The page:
Once added, your Packer configuration file is complete.

Build the image

Now that your Packer configuration file is complete, you can build the custom image on Triton.

It's essential to validate the template, ensuring the JSON syntax and configuration values are correct.

Run packer validate with the name of the Packer template:

$ packer validate twentyfortyeight.jsonTemplate validated successfully.

Once successful, it's time to build the 2048 image. Execute packer build with the name of the configuration file.

$ packer build twentyfortyeight.json==> triton-builder: Waiting for source machine to become available...==> triton-builder: Waiting for SSH to become available...==> triton-builder: Connected to SSH!==> triton-builder: Provisioning with shell script: directories.sh==> triton-builder: Uploading favicon.ico => /usr/share/nginx/html/==> triton-builder: Uploading index.html => /usr/share/nginx/html/==> triton-builder: Uploading style/ => /usr/share/nginx/html/style/==> triton-builder: Uploading js/ => /usr/share/nginx/html/js/==> triton-builder: Uploading meta/ => /usr/share/nginx/html/meta/==> triton-builder: Stopping source machine (fc268ac6-7e30-cbbc-dd57-d10cd340f2dd)...==> triton-builder: Waiting for source machine to stop (fc268ac6-7e30-cbbc-dd57-d10cd340f2dd)...==> triton-builder: Creating image from source machine...==> triton-builder: Waiting for image to become available...==> triton-builder: Deleting source machine...==> triton-builder: Waiting for source machine to be deleted...Build 'triton-builder' finished.==> Builds finished. The artifacts of successful builds are:--> triton-builder: Image was created: 64f8fab0-4628-414d-87e8-03ab5c0571bc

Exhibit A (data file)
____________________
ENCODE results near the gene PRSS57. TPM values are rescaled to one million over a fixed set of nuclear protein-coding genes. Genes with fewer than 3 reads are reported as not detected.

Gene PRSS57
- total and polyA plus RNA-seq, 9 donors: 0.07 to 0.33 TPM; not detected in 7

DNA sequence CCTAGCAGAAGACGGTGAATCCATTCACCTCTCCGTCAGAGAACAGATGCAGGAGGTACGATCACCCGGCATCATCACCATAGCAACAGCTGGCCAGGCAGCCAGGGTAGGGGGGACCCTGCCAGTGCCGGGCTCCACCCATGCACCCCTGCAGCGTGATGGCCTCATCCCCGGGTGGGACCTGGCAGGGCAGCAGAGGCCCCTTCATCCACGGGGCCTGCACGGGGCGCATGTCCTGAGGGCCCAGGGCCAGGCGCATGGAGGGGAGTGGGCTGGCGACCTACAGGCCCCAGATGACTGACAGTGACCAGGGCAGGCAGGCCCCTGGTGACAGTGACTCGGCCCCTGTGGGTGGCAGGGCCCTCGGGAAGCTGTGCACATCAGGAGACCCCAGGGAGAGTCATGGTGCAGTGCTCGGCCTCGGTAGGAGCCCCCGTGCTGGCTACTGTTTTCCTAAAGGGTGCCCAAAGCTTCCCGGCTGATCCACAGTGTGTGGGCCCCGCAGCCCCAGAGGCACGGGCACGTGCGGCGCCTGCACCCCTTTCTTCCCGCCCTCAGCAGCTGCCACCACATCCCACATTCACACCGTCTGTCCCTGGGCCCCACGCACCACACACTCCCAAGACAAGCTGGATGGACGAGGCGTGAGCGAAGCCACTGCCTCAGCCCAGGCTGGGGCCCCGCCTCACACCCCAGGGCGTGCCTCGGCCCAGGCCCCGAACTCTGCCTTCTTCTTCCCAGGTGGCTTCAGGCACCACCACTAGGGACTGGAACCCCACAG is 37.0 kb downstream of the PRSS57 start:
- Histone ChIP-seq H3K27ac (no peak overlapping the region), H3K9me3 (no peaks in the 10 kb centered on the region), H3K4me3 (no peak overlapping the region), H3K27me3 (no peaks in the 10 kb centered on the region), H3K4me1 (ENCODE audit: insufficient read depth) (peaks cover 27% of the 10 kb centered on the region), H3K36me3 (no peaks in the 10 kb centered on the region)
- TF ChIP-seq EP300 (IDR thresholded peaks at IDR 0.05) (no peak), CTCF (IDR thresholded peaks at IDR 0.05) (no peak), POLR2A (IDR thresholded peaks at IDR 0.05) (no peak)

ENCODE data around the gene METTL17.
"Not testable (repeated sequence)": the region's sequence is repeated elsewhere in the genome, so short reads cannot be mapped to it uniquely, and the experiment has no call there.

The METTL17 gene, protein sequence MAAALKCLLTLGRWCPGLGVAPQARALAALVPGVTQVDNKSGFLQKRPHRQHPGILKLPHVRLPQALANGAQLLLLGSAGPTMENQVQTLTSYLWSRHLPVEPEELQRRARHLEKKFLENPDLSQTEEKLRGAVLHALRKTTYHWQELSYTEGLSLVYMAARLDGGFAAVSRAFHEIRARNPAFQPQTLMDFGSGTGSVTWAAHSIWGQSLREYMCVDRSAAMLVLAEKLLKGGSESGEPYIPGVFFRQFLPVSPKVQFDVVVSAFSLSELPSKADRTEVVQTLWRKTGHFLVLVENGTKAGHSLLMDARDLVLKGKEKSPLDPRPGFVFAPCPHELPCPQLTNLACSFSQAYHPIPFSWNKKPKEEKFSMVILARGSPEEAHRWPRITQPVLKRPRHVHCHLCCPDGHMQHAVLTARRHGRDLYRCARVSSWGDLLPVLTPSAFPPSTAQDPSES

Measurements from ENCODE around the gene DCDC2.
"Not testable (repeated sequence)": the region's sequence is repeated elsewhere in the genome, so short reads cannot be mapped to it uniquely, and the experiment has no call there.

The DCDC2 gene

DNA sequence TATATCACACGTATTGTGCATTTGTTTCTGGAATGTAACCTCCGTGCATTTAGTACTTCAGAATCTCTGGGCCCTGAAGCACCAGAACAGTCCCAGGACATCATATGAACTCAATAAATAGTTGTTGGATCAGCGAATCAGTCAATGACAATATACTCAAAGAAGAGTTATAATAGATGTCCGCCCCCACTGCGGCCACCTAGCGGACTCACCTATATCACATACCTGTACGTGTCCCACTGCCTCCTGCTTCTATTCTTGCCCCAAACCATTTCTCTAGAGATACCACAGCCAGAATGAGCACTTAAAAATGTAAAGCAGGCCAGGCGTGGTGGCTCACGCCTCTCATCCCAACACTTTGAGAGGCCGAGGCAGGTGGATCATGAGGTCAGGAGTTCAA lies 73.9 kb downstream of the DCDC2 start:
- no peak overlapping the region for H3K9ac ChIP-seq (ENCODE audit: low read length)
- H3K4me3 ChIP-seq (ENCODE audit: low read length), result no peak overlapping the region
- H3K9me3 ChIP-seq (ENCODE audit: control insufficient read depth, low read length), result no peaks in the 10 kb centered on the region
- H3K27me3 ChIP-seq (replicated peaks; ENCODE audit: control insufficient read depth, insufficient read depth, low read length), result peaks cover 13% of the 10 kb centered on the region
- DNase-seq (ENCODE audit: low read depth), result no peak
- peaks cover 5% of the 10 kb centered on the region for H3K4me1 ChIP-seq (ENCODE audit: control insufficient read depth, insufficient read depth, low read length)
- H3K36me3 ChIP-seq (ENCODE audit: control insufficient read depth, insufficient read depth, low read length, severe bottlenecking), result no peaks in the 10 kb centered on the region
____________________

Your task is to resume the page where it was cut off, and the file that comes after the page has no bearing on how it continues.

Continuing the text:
The image ID for twentyfortyeight is declared at the end of the build process, and you can now find your image in the list of all Triton images:

$ triton images | grep "twentyfortyeight"64f8fab0  twentyfortyeight          1.0.0      I     linux    lx-dataset    2018-06-26

The twentyfortyeight image is now available for you to deploy with Terraform.

Deploy your application with Terraform

Like Packer, Terraform uses configuration files to determine what images are needed to create what types of instances to run an application on a specific Triton data center. As applications change, you can update those configuration files. Terraform sees what changes are made and incrementally executes those changes as requested.